Japan sterilisation law victims get compensation and apology

  • Published
Forced sterilisation in Japan - protesters in 2018Image source, Getty Images
Image caption,
Demonstrators march in support of forced sterilisation victims in May 2018

Tens of thousands of victims of forced sterilisation in Japan are now entitled to compensation.

Under a eugenics law which was in effect from 1948 to 1996, people were made to undergo operations to prevent them having children deemed "inferior".

Many of the victims had physical or cognitive disabilities, mental illness, or behavioural problems.

Prime Minister Shinzo Abe has issued an apology for the "great suffering" they experienced.

Under a new law that was passed on Wednesday, surviving victims will each receive 3.2 million yen ($28,600; £22,100). Many were children or teenagers when they were operated on.

They now have five years to apply for compensation, which will need to be approved by a board of experts.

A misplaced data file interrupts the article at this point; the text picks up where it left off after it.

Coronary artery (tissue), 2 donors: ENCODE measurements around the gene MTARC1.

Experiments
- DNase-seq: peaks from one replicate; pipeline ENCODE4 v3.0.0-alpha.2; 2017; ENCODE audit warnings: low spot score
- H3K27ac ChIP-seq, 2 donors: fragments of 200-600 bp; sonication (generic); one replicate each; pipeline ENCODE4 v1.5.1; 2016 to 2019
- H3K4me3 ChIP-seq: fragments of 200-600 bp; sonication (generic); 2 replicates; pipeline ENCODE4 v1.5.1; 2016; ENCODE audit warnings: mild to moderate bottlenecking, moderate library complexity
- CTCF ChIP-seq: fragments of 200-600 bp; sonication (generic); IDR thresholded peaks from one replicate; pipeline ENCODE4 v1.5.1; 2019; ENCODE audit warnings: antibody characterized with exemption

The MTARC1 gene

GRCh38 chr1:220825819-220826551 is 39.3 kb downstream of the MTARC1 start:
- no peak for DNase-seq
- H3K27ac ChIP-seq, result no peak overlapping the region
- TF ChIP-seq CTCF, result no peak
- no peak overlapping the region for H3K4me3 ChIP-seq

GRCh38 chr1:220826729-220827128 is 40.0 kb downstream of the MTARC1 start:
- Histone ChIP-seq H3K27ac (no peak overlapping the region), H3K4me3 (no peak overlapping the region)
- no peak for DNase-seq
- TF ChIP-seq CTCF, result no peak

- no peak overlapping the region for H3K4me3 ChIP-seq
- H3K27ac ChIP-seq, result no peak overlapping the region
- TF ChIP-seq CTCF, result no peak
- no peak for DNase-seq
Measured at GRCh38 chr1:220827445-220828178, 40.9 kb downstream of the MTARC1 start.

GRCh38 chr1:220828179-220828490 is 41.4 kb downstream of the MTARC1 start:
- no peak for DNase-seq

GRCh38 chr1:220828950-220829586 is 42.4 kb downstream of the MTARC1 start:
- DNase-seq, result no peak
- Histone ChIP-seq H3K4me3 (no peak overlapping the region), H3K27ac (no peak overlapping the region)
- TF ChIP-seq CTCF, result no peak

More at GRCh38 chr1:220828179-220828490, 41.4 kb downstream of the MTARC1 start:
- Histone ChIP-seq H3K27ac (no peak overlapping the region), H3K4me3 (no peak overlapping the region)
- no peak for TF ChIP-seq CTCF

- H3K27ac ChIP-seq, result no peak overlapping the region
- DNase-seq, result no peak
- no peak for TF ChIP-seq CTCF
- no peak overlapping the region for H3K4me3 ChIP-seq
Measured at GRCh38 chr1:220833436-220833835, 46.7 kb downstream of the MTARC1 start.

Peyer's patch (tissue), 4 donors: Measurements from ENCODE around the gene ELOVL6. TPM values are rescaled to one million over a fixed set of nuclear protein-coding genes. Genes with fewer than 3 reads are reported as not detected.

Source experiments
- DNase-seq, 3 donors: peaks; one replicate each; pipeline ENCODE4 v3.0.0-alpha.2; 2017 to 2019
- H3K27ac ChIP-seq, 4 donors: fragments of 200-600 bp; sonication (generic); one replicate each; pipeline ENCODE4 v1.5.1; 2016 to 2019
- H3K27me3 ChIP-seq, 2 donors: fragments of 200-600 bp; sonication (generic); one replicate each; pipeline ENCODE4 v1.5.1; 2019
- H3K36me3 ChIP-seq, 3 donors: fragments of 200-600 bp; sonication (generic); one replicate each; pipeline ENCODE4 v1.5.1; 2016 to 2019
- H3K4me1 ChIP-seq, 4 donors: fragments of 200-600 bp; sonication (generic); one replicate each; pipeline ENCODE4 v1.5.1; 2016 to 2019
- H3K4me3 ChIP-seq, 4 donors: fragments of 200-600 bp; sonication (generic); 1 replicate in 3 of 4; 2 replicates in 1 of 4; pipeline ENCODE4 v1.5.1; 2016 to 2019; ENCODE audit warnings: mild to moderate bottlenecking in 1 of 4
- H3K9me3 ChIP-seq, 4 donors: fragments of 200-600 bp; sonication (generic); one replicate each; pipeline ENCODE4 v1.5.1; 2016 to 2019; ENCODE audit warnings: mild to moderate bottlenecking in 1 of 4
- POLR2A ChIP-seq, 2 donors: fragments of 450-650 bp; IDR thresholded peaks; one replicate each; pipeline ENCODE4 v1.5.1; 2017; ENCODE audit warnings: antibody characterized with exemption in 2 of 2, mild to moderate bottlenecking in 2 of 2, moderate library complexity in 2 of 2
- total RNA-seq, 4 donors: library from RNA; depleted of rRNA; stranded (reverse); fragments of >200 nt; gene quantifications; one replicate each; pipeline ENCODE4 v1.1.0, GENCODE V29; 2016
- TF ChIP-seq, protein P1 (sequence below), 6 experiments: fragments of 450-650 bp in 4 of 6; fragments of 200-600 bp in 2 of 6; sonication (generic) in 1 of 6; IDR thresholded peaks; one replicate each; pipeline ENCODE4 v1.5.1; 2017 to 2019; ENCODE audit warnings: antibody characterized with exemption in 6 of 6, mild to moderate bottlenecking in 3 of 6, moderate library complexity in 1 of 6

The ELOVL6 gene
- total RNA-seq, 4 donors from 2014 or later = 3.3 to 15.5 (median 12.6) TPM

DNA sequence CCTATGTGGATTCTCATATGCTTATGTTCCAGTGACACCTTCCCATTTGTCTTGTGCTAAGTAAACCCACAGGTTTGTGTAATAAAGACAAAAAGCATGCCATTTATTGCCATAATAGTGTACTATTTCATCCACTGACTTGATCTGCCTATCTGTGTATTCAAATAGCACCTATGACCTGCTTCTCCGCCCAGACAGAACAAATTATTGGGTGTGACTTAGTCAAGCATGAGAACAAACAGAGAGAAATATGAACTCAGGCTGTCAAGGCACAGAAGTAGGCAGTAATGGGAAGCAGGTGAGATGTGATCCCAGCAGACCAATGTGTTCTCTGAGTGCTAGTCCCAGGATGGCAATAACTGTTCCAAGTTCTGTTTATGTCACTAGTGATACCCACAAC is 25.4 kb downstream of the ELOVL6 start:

"During the period the law was in effect, many people were subjected to operations that made them unable to have children based on their having a disability or another chronic illness, causing them great suffering," Mr Abe said in a statement.

"As the government that carried out this law, after deep reflection, I would like to apologise from the bottom of my heart."

About 20 victims of the law are currently suing the government over it. The first judgement in one of these cases is due at the end of May.

One unnamed woman, who is suing for 11m yen ($98,300; £76,000), was sterilised in 1972 at the age of 15 after being diagnosed with "hereditary feeble-mindedness".

"We've had agonising days," her sister told a press conference last January. "We stood up to make this society brighter."

What was the sterilisation law?

The Eugenics Protection Law came into force in 1948, as Japan struggled to rebuild itself after World War Two.

It sought to prevent people with physical and cognitive disabilities from being able to have children, as well as those with mental illnesses. People with certain diseases were also sterilised - such as those with leprosy, a now-curable condition known as Hansen's disease.

It's believed that at least 25,000 people were sterilised in the 48 years the law was in place and, while few records remain of the time, it's thought that at least 16,500 of those did not give consent.

Sterilisations peaked in the 1960s and 1970s, and continued until the final operation in 1993. The law was finally revoked in 1996.